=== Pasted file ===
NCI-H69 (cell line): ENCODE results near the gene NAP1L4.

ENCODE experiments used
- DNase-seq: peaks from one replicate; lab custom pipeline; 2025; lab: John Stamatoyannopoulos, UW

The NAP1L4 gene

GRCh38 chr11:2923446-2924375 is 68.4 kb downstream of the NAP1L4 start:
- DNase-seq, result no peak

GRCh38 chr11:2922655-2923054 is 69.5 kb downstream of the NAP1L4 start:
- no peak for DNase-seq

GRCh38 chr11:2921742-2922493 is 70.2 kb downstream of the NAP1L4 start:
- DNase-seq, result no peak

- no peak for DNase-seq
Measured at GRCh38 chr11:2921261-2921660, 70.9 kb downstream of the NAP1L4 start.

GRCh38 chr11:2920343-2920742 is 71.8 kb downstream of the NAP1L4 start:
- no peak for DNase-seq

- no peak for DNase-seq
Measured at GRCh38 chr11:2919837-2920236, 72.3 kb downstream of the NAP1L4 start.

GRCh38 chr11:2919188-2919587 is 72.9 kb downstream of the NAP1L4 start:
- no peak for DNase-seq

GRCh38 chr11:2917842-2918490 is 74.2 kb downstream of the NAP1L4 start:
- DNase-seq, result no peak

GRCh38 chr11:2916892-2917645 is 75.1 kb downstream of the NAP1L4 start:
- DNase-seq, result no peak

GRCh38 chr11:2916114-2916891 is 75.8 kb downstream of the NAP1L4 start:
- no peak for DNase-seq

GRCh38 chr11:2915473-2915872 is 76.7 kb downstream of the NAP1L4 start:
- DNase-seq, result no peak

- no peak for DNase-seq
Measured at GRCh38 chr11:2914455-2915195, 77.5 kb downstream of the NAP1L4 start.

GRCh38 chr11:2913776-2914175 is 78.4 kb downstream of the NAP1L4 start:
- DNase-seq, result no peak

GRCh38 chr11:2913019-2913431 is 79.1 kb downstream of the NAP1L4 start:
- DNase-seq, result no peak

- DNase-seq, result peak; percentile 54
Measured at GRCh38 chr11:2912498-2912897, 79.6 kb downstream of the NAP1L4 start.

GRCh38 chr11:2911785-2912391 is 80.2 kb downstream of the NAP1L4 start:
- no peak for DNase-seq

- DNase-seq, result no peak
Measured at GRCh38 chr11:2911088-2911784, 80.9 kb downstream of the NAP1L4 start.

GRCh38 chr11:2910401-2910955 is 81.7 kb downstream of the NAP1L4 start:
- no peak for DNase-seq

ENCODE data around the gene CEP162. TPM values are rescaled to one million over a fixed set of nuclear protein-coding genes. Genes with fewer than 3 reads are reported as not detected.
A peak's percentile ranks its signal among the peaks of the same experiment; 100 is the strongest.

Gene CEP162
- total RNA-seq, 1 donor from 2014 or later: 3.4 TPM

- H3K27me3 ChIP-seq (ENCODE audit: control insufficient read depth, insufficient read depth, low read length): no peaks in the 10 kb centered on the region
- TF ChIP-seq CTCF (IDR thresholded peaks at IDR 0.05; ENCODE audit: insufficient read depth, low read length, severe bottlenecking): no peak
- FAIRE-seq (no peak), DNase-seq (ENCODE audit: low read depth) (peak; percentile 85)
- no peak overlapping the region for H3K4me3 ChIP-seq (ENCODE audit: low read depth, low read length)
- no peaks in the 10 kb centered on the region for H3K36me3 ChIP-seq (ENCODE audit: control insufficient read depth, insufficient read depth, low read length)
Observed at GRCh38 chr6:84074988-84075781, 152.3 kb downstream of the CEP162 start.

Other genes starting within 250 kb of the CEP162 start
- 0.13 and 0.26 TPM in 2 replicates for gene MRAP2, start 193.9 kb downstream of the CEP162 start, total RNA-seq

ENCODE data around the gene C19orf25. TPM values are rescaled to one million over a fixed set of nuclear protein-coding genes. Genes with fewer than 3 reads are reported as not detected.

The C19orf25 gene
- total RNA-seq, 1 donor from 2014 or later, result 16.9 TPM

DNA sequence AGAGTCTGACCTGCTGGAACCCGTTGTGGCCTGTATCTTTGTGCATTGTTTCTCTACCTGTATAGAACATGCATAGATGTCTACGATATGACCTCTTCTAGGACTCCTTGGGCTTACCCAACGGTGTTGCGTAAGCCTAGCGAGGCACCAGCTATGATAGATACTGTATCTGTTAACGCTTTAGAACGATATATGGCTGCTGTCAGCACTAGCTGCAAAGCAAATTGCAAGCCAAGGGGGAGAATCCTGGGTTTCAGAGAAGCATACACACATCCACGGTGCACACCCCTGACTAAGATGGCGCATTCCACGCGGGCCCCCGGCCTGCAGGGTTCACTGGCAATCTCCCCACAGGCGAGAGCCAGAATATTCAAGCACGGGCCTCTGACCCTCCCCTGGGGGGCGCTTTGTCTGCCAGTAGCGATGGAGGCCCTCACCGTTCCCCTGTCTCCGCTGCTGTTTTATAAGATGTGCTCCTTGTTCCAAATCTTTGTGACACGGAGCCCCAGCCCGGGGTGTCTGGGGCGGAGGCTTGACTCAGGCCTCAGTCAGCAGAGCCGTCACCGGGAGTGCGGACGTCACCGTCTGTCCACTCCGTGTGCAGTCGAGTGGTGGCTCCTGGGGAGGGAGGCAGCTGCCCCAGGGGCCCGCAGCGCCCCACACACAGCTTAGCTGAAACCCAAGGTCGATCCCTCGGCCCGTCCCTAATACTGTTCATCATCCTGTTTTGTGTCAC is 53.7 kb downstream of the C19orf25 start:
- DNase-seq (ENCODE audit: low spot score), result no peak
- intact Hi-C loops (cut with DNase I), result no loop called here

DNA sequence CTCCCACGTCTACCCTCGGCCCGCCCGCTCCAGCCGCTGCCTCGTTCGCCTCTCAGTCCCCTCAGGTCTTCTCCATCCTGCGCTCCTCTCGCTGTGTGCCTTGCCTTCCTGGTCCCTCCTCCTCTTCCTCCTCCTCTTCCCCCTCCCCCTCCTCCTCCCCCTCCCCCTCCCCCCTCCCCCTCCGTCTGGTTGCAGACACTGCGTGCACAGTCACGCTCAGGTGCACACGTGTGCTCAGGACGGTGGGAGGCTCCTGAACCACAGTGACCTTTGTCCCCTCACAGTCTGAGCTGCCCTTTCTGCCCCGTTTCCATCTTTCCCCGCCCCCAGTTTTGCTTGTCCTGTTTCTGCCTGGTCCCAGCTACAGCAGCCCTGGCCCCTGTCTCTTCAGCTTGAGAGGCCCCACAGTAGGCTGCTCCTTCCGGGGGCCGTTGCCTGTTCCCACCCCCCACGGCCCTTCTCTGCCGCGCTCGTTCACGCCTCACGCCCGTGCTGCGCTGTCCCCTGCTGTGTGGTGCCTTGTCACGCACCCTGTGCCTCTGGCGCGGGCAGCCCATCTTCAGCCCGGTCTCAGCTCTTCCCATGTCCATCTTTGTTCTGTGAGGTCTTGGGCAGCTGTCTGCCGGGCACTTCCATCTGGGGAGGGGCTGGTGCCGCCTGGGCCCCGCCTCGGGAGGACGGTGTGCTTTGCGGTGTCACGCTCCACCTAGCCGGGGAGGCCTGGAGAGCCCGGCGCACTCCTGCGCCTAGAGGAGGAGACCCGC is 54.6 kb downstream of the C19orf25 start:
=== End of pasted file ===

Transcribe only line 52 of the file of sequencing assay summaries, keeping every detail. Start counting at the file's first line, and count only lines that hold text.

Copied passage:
- 0.13 and 0.26 TPM in 2 replicates for gene MRAP2, start 193.9 kb downstream of the CEP162 start, total RNA-seq